Similarly, we can learn a lot about the nature of borrowed money by comparing its various form factors and traits, and we can ask ourselves whether new instruments like the SEAL will perform well in the new bootstrapper funding environment.


Once the number of funding options in this space increases, the terms of the SEAL [in terms of cash] will need to become more favorable.

Cost of SEAL Capital, in Dollars

As far as dollar cost comparison, accounting has already invented a metric that can be used to measure the cost of various forms of capital over time: interest. Conveniently, for our purposes, we can use Annual Percentage Rate (APR) — the same measure as you see on your credit card statements and mortgage rates (and yes, wisdom would say you shouldn’t refinance your house to fund your startup either).

SEAL’s don’t have an explicit interest rate, let alone an APR, but that’s not because the capital is free, or even cheap. Rather, the terms of a SEAL are silent with regard to interest rate because it is de facto variable, not fixed. In other words, there’s no way to express the interest rate of a SEAL as a single number that is true overall points in time or universal across SEAL instances.

This isn’t really unusual. Most founders should be familiar with the idea of a variable rate mortgage. The interest rate bounces around over time, based on the market. Here’s how interest rates moved in the U.S. from 1963–2015:

An example of a dynamic (variable) interest rate.

So what about SEAL? In practice, when we plot the APR of a SEAL-based financing over time, we see something very different than the chart above. Rather than the rolling hills and valleys, we see a curve that starts at infinity with a long tail that approaches 0% as time continues (but won’t get there in your lifetime).

For a SEAL with a 4x Return Cap, the APR by day looks like this:

Effective Interest Rate for SEAL with 4x Return Cap (f(x)=1460/x Graph Credit: Google Search)

The y-axis is in terms of whole numbers. To get the more familiar percentage form, multiply the y-value by 100 — i.e. 20 = 2,000%, 80 = 8,000%, etc. As you can see, the longer the payback horizon, the lower the APR.

However, ‘low’ is only relative to itself; in fact, SEAL-based capital, as compared to other forms of capital with obligated payback, is extremely expensive. To continue the example, if you were to take $150,000 on a SEAL with a 4x Return Cap, the chart indicates that the APR is still 200% just under 2 years later (the 728th day, blue dot). Other benefits of the SEAL aside, the cost of this capital at year two is still 10x that of most credit cards (15–25% APR). It isn’t until the 20th year that the APR crosses into credit card territory (20%). And to match the interest rate of a typical Convertible Note (10%)? Year 40.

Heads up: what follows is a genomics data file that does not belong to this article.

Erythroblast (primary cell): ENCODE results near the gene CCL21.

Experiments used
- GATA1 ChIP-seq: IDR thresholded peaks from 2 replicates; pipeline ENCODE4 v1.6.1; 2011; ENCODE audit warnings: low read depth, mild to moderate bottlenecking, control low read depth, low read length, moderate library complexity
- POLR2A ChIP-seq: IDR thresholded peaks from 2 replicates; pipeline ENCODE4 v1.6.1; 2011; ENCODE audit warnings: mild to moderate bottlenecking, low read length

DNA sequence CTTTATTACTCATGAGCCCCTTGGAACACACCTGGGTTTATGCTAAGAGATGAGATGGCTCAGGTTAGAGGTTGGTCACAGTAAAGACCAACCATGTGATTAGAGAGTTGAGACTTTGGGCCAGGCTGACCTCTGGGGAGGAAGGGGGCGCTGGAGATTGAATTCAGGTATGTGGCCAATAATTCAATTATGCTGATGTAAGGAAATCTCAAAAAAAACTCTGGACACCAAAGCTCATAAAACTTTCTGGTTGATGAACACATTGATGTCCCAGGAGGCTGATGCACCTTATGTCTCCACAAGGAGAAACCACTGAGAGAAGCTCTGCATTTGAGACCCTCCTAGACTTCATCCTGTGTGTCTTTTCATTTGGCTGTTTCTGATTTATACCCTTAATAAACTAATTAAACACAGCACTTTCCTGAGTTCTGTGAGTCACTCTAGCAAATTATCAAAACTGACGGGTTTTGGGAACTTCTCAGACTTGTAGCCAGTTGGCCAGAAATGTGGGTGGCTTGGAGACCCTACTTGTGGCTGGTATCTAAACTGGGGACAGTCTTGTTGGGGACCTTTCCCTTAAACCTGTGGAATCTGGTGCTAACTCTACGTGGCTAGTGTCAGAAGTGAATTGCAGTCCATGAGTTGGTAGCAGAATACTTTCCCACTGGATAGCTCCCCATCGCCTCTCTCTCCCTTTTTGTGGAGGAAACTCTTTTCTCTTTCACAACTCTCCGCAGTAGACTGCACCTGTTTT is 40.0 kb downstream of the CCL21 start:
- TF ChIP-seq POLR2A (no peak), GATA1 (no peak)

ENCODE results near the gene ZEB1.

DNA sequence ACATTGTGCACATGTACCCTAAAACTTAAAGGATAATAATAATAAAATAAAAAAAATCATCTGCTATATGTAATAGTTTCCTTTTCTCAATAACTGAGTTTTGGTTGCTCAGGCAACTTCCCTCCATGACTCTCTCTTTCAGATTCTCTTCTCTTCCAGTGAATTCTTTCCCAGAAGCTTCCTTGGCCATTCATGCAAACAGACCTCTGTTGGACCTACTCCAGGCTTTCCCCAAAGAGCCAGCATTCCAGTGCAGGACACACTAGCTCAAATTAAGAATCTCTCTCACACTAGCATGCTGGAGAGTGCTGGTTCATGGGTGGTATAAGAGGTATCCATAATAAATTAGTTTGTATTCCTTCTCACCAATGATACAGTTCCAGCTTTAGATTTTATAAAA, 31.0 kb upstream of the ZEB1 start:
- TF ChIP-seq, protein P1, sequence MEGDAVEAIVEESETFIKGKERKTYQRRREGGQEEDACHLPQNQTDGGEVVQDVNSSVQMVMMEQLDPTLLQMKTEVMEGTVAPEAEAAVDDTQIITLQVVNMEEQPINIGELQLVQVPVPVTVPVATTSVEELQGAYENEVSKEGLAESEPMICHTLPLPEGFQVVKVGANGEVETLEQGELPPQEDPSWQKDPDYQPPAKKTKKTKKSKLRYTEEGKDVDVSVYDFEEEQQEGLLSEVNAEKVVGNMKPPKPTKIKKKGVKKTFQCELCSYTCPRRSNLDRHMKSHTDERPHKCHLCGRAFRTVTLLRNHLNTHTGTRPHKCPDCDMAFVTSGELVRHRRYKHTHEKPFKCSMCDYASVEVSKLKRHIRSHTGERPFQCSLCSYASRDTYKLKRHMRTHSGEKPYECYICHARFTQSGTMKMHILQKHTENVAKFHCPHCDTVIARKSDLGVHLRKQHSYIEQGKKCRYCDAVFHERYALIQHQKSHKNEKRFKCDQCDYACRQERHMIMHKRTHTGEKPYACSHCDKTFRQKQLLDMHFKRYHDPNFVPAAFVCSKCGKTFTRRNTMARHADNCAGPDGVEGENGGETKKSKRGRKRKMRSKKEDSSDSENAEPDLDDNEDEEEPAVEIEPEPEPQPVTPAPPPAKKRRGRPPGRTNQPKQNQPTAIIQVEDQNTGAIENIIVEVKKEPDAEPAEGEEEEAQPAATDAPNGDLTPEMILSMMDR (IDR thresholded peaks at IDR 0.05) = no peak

While these other instruments are not substitutes or equivalents, a founder would do well to wrap their head around the weight of a 3x-5x multiple.

But the most personal dollar cost of SEAL capital for the founders is the notion of of “low but fair” Founder Salaries. This term enables the SEAL investor to draw a line above which founder salary will be considered a part of Founder Earnings — i.e. added to Net Income, and therefore subject to a shared earnings percentage for the investor.

How low is fair? As of today, there’s no guidance in the boilerplate term sheet, but this term may disqualify founders who are stuck in the corporate world with elevated standards of living that are very hard to change — costs like car payments and mortgages and tuition tend to be fixed. This is another term where funding source competition should drive “higher but fair” numbers into SEAL term sheets.

Are We There Yet?

Realistically, how long might it take for a SEAL-funded startup to pay back the Return Cap? This SimSaaS chart shows the fortunate future of a startup with solid in-market momentum. Let’s assume they accepted $250,000 in SEAL-based financing when they had $3,000 in MRR (Month 0 on the chart):

3-Year Revenue Forecast (MRR) for SMB SaaS Company Growing 10% MoM (Credit: SimSaaS)

The $250,000 enabled the founders to go full-time and endure an initial period of negative Net Income (the purple below the $0 line) until getting to profitability (on a P&L basis) at Month 27, when their revenue hits $50,000/mo. Why that number? According to the simulation, they had to hire a few additional team members to support their growing customer base and business.

3-Year Net Income Forecast for SMB SaaS Company Growing 10% MoM (Credit: SimSaaS)

The dark green shade represents 30% of net income paid to Earnest. It totals $43,596 by the 38th month of the simulation. Having taken $250,000 at a 4x Return Cap multiple, the unpaid portion to Earnest is $956,404. Assuming the founders plowed all of their newfound profit ($30k/mo) into payback, slowing growth for the sake of minimizing the duration of the obligation, the final payment to Earnest would take place in approximately two and a half years (~31 months).